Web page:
He added: “Consumers have different interests and needs so there is scope for many different types of services. Foxtel believes that there is plenty of opportunity for growth in subscription TV services including for our premium cable and satellite product as well as for lower-cost, less-content rich offerings.”
In the US, TV networks are already under the pump from the likes of Netflix who are luring audiences with their commissioned shows such as Bojack Horseman andBloodline. Streaming services have also curried a lot of favour from viewers by giving a new home to shows that were fan favourites and critical darlings but cancelled due to low ratings. US streaming service Hulu recently picked up two new seasons of The Mindy Project after it was axed by Fox, following similar moves by Yahoo with Community and Netflix with Arrested Development.
The most expensive and most recent phoenix-like revival of these is the program featuring former Top Gear hosts Jeremy Clarkson, James May and Richard Hammond, which Amazon Prime commissioned for a reported $250 million over three seasons. There’s speculation that show will make its way to Australia through Stan.
NOT OUT FOR THE COUNT
But the proliferation and increasing popularity of streaming services doesn’t spell the end of traditional TV, yet.
Megan Brownlow, PwC executive director and editor of its Australian Entertainment and Media Outlook, told news.com.au that while streaming services will have an impact on broadcast TV as another competitor for a consumer’s time, they’re not direct competition to TV’s business model.
“There’s only one place to go for aggregated eyeballs. Streaming services are consumer-supported [in terms of where the revenue comes from], not ad-supported so they’re not competing with them for dollars. The competition for ad dollars [for TV networks] is coming from online video — YouTube, Facebook and online publishers.
“What subscription video on-demand (SVOD) services do is provide another level of choice. The key for free-to-air TV is that they still have large audiences — even if it’s not as big as it used to be — that are great for launching products [for advertisers] and providing integrated product placements.”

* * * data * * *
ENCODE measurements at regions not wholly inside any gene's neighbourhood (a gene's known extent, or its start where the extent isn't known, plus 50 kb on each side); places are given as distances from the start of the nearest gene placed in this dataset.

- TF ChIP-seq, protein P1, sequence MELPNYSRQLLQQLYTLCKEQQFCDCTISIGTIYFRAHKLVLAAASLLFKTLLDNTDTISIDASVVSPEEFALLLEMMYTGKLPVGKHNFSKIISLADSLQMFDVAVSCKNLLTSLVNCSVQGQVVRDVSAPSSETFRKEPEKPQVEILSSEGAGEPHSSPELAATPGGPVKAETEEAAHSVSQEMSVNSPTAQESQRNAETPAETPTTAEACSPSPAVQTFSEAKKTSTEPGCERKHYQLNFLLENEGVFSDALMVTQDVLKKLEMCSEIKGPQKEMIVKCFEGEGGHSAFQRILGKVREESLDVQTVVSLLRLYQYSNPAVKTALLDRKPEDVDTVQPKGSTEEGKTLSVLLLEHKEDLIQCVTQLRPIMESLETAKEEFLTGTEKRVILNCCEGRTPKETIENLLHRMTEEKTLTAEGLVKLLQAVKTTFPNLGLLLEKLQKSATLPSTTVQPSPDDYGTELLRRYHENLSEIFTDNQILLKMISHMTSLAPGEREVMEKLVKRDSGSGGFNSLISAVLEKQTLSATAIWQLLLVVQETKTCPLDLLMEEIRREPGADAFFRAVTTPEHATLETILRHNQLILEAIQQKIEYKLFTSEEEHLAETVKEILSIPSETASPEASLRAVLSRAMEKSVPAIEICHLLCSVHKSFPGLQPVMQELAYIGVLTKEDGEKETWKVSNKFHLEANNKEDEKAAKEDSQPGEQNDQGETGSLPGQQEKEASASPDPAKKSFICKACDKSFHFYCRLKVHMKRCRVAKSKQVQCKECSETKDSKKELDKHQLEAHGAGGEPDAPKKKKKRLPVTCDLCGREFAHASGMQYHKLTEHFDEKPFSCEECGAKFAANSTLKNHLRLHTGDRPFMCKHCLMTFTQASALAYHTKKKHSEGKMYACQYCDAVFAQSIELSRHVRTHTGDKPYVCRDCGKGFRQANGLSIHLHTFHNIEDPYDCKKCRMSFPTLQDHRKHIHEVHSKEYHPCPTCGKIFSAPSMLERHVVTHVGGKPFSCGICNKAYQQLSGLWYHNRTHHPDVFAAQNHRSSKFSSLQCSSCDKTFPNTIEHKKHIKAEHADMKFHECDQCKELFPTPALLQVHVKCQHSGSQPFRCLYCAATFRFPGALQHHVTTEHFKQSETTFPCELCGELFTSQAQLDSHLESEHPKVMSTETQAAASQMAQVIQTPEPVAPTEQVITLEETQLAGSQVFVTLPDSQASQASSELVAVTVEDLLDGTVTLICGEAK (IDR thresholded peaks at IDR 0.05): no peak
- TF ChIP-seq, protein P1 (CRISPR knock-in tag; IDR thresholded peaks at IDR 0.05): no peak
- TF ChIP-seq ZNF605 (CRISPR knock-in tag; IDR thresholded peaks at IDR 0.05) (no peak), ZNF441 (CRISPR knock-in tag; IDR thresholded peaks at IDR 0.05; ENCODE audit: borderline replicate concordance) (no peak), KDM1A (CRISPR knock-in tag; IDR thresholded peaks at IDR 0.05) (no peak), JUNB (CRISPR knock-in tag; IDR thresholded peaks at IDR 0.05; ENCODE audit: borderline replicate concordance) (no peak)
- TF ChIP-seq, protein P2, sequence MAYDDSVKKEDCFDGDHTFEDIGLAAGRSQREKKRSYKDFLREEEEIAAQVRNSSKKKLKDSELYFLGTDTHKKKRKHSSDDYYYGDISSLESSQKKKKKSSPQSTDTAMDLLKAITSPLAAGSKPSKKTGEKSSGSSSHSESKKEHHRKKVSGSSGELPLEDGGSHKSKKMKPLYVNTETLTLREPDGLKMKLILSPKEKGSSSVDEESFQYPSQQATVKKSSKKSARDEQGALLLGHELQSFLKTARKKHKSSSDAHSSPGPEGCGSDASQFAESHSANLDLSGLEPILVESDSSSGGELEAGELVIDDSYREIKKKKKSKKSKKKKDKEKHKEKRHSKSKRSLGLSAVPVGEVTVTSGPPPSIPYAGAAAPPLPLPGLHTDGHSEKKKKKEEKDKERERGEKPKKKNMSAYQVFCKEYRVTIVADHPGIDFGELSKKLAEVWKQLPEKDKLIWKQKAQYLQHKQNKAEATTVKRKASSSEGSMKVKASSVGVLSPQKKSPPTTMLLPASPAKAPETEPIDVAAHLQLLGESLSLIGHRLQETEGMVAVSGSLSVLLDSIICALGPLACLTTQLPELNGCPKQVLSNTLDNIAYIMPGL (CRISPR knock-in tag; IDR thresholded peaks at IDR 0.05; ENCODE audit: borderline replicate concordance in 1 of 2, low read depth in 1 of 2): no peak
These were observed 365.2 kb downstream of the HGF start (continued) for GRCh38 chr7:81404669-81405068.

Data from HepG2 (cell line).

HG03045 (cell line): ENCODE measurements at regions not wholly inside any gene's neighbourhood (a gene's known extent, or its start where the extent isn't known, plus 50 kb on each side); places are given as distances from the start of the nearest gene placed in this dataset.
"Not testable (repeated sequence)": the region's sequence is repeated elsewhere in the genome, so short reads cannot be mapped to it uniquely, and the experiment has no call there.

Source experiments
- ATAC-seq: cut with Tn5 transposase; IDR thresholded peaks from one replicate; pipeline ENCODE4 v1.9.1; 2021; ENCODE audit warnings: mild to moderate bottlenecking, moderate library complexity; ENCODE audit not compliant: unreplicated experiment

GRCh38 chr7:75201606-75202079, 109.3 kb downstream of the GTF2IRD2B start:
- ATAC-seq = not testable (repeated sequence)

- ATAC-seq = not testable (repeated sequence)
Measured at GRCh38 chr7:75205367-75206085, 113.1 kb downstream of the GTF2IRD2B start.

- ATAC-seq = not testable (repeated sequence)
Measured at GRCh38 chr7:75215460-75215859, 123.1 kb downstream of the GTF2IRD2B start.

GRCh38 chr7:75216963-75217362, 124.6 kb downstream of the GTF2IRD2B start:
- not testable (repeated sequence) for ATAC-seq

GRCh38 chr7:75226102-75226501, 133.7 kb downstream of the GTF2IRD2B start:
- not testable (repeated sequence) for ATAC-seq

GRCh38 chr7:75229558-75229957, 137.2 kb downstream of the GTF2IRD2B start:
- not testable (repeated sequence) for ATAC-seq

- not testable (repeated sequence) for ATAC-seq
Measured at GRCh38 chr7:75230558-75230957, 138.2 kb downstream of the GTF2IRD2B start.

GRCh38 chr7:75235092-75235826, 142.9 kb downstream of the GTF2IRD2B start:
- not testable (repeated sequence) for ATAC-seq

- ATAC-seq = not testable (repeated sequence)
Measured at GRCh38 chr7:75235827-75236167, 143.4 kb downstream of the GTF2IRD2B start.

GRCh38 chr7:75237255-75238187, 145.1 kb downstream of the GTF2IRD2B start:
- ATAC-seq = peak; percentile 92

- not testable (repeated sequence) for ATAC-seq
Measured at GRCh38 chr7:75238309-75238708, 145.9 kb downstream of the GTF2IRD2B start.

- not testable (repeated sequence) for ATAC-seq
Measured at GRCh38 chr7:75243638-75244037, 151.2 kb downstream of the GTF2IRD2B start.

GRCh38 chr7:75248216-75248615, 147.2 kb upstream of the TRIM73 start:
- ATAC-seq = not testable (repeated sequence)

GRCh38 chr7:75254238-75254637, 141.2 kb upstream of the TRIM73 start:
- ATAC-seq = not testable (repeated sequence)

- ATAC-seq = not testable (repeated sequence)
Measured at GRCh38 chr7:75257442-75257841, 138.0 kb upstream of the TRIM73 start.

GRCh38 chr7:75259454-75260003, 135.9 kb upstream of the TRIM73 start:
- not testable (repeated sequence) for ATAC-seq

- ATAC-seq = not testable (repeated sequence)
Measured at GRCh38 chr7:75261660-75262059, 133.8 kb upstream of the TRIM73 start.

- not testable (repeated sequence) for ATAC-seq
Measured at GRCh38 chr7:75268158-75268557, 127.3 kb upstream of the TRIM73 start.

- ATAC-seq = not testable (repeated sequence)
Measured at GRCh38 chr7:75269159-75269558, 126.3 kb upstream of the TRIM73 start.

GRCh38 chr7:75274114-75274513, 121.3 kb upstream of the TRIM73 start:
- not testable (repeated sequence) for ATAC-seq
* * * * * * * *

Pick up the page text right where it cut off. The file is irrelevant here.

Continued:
Viewers only need to watch a program like The Block to see how much advertising can be integrated into the program.
Broadcast TV, both free and pay, are still king when it comes to tentpole reality TV formats and sport which draw the biggest TV audiences.
Broadcast TV rights bring in big money for various sporting codes and it’s unlikely a consumer-paid product will replace that lucrative revenue stream any time soon. While sports organisations have started to experiment with streaming offerings (Cricket Australia and Tennis Australia), Ms Brownlow said the Aussie consumer market isn’t big enough to replace the money TV networks pay sporting codes for the broadcast rights. Australia just isn’t as big a market as somewhere like the US where Major League Baseball has launched its own streaming platform.
In addition, arguably, Australia’s broadband infrastructure isn’t yet strong enough to support millions of high-quality simultaneous streams of, for example, the AFL Grand Final.
On the reality TV front, Ms Brownlow said that it may very well be that audiences have started to watch different TV genres on different platforms. With free-to-air very much focused on reality formats and live sports in the primetime slots, scripted TV has become more synonymous with paid-for platforms or with catch-up TV — the most timeshifted programs (shows viewers record and watch later) are dramas, and people tend to skip through the ads anyway.
“Scripted TV is always hit and miss for TV networks and they’re expensive to produce,” Ms Brownlow said. “They should focus on the genres that are easiest to monetise.”
Recent data shows drama programs on streaming services get a ‘spike’ in viewing about 9pm — after the reality shows are over.
The networks are, at least outwardly, not sweating any streaming threat yet.
A Seven spokesman told news.com.au: “The number of viewing options in the market has increased. But let’s just stop for a moment and acknowledge the power of free-to-air TV as the most dominant viewing option. Right now, free-to-air reaches 85 per cent of Australians each week (OzTam).
“There is a lot of discussion about SVOD, but little in the way of independent analysis.
“In that space, we are delighted to be a partner with Foxtel in Presto and we are focusing on our offering in that market.”
Whether you think broadcast TV will continue to happily co-exist with new technologies or be relegated to the past like the Sunday night blockbuster movie, one thing’s for sure, for TV lovers, there are a lot of choices out there.